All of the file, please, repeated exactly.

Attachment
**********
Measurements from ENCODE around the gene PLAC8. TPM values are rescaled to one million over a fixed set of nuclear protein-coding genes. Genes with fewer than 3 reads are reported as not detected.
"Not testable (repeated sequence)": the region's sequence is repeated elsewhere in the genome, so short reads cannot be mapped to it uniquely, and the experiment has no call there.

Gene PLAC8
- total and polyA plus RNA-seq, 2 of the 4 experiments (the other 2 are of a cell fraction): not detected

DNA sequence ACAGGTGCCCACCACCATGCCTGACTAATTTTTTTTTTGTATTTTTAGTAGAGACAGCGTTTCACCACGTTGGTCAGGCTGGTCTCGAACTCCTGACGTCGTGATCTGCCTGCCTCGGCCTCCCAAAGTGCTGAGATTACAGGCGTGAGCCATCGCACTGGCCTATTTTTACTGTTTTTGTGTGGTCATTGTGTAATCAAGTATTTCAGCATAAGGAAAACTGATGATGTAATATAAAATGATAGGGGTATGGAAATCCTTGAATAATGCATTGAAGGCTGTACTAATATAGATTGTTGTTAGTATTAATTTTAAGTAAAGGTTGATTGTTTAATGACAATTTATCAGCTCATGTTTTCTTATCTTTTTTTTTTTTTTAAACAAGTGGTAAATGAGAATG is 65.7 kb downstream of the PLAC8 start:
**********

Measurements from ENCODE around the gene PLAC8. TPM values are rescaled to one million over a fixed set of nuclear protein-coding genes. Genes with fewer than 3 reads are reported as not detected.
"Not testable (repeated sequence)": the region's sequence is repeated elsewhere in the genome, so short reads cannot be mapped to it uniquely, and the experiment has no call there.

Gene PLAC8
- total and polyA plus RNA-seq, 2 of the 4 experiments (the other 2 are of a cell fraction): not detected

DNA sequence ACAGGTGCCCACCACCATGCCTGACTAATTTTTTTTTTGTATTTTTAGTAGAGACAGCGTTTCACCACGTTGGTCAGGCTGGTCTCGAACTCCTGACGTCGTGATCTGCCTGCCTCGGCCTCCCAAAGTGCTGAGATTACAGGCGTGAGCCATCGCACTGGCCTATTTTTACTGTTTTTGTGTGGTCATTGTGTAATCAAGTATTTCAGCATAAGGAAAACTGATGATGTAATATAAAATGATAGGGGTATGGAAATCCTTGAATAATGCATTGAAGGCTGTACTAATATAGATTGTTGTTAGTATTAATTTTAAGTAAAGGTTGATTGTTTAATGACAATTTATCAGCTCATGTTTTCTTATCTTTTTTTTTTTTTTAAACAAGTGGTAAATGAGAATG is 65.7 kb downstream of the PLAC8 start: